Standing unique among ancient structures, Chichén Itzá’s enigmatic “Observatory”, El Caracol, may be the world’s most mysterious and distinctive stone monument. It was built by the Maya of the Yucatán, Mexico, over a millennium ago, as part of a larger city, but when the Spanish arrived in the 16th century, they found it abandoned and overgrown by jungle. They made Chichén Itzá their first base in the Yucatán interior, taking over the imposing stone buildings. Sadly, they left no descriptions of them.
Lithograph of El Caracol. Views of ancient monuments in Central America, Chiapas and Yucatan. London: Published by F. Catherwood, (1844)
The first proper description of the Observatory came in 1843 by the American explorer John Lloyd Stephens. In his famous book Incidents of Travel in Yucatán , he called it “El Caracol”, Spanish for the snail, because its internal form resembled a snail shell. He found it in even worse shape than the Spanish had, crumbling and barely resembling the magnificent building it had once been. He summed up his experience with the Caracol: “ The plan of the building was new, but, instead of unfolding secrets, it drew closer the curtain that already shrouded, with almost impenetrable folds, these mysterious structures .”
Thankfully, engineers and archaeologists were dispatched from the Carnegie Institute in Washington DC. in the mid-1920s to save the stone tower before it completely collapsed. Through the course of their work, many of the secrets referred to by Stephens were finally revealed. Led first by O. G. Ricketson Jr (1925), then by famed British anthropologist and Mayanist J. Eric Thompson (1926), and finally, from 1927 onwards, by Karl Ruppert, this restoration work included nearly every aspect of the tower and the two platforms upon which it rests.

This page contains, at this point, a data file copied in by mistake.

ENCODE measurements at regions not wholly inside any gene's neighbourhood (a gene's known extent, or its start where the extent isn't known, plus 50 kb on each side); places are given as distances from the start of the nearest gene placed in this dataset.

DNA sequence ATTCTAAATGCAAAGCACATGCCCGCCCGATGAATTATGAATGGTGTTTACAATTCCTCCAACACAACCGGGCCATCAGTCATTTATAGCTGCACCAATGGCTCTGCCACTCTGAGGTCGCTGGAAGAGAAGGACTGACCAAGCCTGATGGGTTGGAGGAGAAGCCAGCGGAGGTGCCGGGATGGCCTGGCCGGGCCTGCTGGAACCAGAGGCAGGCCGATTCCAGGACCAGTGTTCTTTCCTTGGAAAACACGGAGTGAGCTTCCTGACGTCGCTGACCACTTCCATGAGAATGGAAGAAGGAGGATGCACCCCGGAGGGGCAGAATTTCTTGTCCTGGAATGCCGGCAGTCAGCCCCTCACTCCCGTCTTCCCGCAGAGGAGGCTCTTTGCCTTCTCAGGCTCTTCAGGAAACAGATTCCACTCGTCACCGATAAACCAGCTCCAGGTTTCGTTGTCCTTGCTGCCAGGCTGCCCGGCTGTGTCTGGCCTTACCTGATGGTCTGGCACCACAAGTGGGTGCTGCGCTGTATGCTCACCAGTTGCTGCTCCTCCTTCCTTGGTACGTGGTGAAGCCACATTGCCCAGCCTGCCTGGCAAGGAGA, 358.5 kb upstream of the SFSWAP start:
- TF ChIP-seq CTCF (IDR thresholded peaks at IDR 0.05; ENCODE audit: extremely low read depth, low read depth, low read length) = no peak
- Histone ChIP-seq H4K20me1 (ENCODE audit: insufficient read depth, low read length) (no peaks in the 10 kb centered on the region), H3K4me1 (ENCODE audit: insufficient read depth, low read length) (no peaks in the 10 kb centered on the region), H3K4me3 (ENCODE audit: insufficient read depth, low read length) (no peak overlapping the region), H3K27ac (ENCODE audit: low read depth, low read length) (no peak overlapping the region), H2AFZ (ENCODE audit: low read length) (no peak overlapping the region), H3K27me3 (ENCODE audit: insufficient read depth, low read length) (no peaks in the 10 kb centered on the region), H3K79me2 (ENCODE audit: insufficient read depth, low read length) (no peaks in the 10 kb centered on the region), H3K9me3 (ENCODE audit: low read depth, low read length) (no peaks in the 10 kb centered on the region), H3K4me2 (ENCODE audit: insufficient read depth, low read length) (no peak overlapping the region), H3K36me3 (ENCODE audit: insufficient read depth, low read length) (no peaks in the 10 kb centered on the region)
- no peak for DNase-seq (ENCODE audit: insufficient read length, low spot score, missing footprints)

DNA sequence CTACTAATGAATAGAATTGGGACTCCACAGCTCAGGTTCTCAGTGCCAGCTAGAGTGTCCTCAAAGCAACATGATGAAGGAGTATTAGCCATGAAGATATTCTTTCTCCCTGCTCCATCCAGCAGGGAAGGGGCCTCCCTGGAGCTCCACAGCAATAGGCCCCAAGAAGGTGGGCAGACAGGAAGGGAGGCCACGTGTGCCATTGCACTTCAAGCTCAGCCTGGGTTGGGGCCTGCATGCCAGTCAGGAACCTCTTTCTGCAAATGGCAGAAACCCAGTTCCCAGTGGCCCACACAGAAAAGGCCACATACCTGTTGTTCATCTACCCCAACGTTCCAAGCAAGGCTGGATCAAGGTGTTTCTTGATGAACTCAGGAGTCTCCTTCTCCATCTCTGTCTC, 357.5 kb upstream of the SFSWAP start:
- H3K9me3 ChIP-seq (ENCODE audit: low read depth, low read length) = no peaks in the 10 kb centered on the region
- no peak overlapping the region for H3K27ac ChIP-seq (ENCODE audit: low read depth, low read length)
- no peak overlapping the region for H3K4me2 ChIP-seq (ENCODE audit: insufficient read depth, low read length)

Four perspectives of the Caracol, clockwise from top left: El Caracol at Chichén Itzá before excavation and restoration, by Gomez Rul; in Morley, 1925; 2) Caracol Repair Completed At End Of 1930 Season; View from the Red House. Stairway of lower platform is centrally located on west side; 3) Recreation of El Caracol at Chichén Itzá by artist J.S. Bolles (Ruppert, Karl, The Caracol at Chichen Izta (sic) Yucatan, Mexico, Carnegie Institution of Washington, 1935); Insert: An incorrect drawing of the Caracol by Augustus Le Plongeon from 1875. (Image: Author provided)
Between 1925 and 1931, the team excavated, studied and restored the tower and its platforms to at least a portion of their former glory.
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Jonathon Perrin is the author of four books, including Moses Restored available in print and as e-books from Amazon . His upcoming book will be a photo journey through Egypt, from Cairo to Amarna to Luxor. Visit www.jonathonperrin.com for more.
Top Image : Caracol Collage, created by the author: The Observatory in 2023; photo by author, Starry sky background compliments of Felix Mittermeier, Pixabay, To the upper left is the lithograph of El Caracol by Frederick Catherwood, 1844, To the upper right is the recreation of El Caracol at Chichén Itzá by artist J.S. Bolles, 1935, Flanking the Caracol are two heads of K’uk’ulkan, photos from Ruppert, Karl, The Caracol at Chichen Izta (sic) Yucatan, Mexico, Carnegie Institution of Washington, 1935.
By: Jonathon Perrin